Global Ocean Temperature Is Rising Faster, Defying All Predictions

Global Ocean Temperature Is Rising Faster, Defying All Predictions
The planet’s oceans consume about 90 percent of carbon emissions produced by human activity, according to the scientific estimates. And they are doing this at a much faster rate than previously expected. Numerous studies, run in recent years, showed that researchers’ predictions turned out to be divorced from reality, report replyua.net via scientificamerican.

The fresh research, published by Science magazine, shows that mounting evidence collected by four research groups working separately confirms that the global ocean is getting warmer at an alarming pace – 40 percent faster than predicted by the IPCC. Various studies, stemming back from the 1950s, found that oceans tend to absorb 10 times as much energy every year as the whole of humanity does annually.

This latest report laments the need for turning attention to warming oceans, which are vital to the ecosystem of life on the planet. The general public and governments usually center upon climate change effects on land and weather – but these are obviously interconnected with the ocean temperature. In particular, calculating the pace, at which global waters are warming up, helps to estimate the planet’s vulnerability to greenhouse gas and predict the speed of warming over time. In fact, ocean temperature is the most accurate and reliable indicator of the overall planet temperature.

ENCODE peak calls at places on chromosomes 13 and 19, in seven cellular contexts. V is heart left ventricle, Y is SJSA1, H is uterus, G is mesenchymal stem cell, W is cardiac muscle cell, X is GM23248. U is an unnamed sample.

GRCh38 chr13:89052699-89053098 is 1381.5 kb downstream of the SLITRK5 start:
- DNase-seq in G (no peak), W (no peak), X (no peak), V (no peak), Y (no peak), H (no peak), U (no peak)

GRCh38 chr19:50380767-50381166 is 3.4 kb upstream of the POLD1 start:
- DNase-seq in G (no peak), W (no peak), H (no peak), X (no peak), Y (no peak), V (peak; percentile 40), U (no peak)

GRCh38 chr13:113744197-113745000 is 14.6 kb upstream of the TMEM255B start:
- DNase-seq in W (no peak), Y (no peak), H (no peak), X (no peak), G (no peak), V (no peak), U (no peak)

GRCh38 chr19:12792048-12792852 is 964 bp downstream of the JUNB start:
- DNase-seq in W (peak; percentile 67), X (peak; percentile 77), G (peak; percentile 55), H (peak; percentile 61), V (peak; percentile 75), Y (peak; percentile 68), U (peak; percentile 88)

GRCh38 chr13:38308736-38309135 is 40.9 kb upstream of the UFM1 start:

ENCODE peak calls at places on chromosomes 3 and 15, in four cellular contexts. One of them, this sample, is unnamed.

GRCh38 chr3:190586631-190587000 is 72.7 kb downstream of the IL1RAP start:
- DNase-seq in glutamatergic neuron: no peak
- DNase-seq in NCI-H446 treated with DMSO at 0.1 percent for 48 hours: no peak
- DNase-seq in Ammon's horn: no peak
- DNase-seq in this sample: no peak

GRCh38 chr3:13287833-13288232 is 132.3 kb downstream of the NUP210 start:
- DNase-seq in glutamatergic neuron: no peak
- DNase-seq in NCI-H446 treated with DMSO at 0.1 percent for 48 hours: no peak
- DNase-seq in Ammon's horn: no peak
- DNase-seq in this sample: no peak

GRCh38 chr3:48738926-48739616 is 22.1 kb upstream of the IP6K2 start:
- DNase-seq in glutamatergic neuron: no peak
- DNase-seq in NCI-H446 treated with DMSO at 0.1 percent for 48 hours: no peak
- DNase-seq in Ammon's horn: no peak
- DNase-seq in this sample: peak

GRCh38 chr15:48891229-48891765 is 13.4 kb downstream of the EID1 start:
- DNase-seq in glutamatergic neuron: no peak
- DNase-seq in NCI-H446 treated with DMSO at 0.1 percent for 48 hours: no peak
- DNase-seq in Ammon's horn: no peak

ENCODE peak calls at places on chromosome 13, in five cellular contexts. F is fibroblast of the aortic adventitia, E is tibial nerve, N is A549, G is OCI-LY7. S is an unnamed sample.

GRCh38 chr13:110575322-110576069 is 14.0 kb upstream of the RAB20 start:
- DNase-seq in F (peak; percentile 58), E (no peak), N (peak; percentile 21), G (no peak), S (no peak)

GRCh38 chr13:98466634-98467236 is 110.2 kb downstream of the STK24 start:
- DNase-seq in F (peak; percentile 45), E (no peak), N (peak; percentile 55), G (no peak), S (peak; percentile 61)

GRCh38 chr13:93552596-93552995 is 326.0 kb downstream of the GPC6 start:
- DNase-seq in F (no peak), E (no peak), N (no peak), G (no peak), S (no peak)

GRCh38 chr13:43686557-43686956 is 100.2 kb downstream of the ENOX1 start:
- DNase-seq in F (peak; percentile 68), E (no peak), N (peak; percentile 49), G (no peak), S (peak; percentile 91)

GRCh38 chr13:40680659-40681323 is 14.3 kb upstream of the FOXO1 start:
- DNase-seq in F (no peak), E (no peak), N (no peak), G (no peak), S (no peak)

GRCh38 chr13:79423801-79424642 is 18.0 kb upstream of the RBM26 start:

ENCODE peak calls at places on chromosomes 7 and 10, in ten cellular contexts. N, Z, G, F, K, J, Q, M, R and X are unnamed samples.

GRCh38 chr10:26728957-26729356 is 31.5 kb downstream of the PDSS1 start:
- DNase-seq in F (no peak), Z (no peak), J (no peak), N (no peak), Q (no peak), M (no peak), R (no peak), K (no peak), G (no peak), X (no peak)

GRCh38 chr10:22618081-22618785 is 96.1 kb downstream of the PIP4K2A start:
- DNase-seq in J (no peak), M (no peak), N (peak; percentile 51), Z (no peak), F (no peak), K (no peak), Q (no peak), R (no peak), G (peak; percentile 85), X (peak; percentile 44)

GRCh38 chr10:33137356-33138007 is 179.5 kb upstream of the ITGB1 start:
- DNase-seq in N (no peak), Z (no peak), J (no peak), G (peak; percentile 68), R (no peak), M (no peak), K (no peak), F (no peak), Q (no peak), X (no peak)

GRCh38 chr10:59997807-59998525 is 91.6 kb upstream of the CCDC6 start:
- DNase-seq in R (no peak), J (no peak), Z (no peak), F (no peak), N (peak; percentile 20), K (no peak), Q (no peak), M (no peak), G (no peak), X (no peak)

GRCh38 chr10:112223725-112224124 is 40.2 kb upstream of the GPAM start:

Rising ocean temperature has an immediate effect on its inhabitants. Corals get bleached and scores of marine species are moving to colder waters, which turns the entire marine ecosystems upside down. As well as that, warmer oceans also contribute to the melting of the glaciers, which in turn raises the sea levels globally and causes coastal floods.

The climate change models, compiled with this new data in mind, confirm that if the greenhouse emissions continue unabated, life on the planet will be increasingly threatened. Meeting the goals, set forth by the Paris Climate Accord, is crucial to slowing down global warming and giving the planet’s ecosystems a chance.

The study also points out that the global currents and the patterns of water circulation in the oceans have been changing over recent decades. Coupled with the rising water temperature, this poses a very real risk for marine life and coastal communities alike, although the one which can still be reversed if a straightforward action is taken.
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